With 2019 Education and Outreach application deadlines just around the corner, we’ve asked Natasha Hunt our Education & Outreach Assistant of 2018 to give you the low-down on what it really means to accept the role. We asked her to be frank. See what you think…
Every year the Sea Watch Foundation runs internships for cetacean enthusiasts. These fun from April to October and offer the positions of Research Intern, Research Assistant and Education and Outreach Assistant (EA). For the second half of the 2018 intern period, I had the wonderful opportunity to be EA.
I moved to New Quay in mid-July, beginning my internship in the small but incredibly scenic town that I would be living in for the following three months. With the period starting in the height of summer, New Quay was packed with tourists. This peak season is fantastic for Sea Watch as it is a great opportunity to fundraise and engage many members of the public in our work. Whilst in the dolphin hub, on the pier doing public awareness and running events, I had the pleasure of meeting many people of all ages, whom were extremely interested in whales, dolphins and porpoises. I was regularly impressed by the cetacean knowledge of many children and teenagers that visited the dolphin hub. Speaking to members of the public about this group of species that I am very passionate about, was definitely one of the highlights of being EA.
Part of my position as EA involved organising and carrying out activities and events. Throughout the entire intern season, 25 activities were held. National Whale and Dolphin Watch ran from July 28th-August 5th. This was a nationwide event that engaged the public in conducting sightings for Sea Watch. The event was a fantastic introduction to my position as EA, for the week was full of activities, some of which included a Daring Dolphin Rescue, Beach Clean, Rockpool Safari, and Dolphin Olympics. Throughout the season bake sales were popular and a great way to raise money. Out of all events, the bake sales raised £445.32, over half of all the events fundraising total. The interns and I working these bake sales were lucky as the days involved spending the day on the pier in glorious weather. Movie nights were also a success with the public enjoying free community cinema screenings at the local Memorial Hall. We put on Moana, The Greatest Showman and Big Miracle. I hadn’t previously seen any of these films, so this was a joy to me as well as the guests.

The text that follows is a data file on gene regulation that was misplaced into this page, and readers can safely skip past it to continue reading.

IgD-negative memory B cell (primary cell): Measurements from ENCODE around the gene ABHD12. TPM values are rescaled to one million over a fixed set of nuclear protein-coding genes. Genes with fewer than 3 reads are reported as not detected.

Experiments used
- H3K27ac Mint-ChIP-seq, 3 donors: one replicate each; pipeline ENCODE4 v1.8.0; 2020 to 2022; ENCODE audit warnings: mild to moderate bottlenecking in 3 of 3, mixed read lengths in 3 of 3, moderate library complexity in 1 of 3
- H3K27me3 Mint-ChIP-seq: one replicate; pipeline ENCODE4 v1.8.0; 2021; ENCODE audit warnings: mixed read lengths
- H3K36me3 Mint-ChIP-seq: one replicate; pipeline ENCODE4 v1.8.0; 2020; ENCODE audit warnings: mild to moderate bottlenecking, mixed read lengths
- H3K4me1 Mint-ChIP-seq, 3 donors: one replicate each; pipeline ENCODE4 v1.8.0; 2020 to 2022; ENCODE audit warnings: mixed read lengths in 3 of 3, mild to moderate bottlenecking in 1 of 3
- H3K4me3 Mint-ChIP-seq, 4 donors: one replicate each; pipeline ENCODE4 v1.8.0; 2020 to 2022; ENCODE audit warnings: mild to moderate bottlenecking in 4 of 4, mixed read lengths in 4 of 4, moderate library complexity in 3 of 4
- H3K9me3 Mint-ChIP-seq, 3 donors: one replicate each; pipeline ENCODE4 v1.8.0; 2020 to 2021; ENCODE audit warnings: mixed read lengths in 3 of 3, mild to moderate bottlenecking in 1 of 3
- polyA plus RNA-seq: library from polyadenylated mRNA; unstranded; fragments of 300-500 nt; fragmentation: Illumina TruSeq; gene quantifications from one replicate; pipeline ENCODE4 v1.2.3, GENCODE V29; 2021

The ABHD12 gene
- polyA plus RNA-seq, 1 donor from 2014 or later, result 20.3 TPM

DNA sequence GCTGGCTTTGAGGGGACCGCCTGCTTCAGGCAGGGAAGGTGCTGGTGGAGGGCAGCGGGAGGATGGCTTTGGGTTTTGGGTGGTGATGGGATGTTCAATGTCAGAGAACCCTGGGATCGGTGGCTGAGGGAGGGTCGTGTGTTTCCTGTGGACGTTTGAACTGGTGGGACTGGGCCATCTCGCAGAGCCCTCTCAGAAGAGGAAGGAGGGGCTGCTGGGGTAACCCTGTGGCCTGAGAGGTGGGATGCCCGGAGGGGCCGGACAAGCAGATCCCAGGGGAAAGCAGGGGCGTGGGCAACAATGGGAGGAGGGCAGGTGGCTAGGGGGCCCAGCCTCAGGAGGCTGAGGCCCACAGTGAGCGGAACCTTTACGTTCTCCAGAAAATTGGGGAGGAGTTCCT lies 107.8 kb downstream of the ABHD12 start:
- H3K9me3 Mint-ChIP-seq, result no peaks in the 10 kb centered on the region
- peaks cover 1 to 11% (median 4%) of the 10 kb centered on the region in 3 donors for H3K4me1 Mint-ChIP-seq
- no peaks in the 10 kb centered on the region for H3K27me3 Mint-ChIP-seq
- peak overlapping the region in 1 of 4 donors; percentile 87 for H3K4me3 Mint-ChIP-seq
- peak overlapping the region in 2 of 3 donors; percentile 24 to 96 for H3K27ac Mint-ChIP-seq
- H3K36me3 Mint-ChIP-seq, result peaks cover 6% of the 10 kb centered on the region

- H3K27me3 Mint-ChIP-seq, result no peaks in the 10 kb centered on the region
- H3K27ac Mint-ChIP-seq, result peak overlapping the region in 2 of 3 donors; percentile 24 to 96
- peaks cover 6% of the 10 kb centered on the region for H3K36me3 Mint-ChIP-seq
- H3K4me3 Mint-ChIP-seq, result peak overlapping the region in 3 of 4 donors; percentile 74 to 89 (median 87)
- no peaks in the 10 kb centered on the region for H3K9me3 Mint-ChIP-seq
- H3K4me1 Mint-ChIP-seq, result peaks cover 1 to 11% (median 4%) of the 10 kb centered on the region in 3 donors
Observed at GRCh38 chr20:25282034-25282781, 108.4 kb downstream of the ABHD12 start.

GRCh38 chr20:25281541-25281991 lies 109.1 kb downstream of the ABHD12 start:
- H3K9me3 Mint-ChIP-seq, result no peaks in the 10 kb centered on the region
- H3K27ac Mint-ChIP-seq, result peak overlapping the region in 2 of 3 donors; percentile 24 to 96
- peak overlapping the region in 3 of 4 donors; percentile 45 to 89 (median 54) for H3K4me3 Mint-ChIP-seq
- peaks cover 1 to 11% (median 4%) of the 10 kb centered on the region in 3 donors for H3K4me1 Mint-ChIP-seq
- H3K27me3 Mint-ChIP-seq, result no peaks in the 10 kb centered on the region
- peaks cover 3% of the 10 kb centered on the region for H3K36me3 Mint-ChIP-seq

I organised additional events including a Give it a Go: Cetacean Researcher session. This full-day event was free for the public to join in and actively experience our work conducting land-based surveys. On the weekend of September 15th-16th ran the Great British Beach Clean and the International Coastal Clean Up. For this I organised a Beach Clean on Dolau Beach as part of the national event ran by the Marine Conservation Society. Despite being a small beach we collected over 75 individual pieces of litter! The Great British Beach Clean is an annual event that directly benefits the environment and marine life. It’s an event I encourage everyone to get involved in and something I personally will in future years. Overall, events throughout the intern season raised £847.46! These events were also successful and priceless for the engagement and outreach with the local community and holidaymakers in cetacean conservation.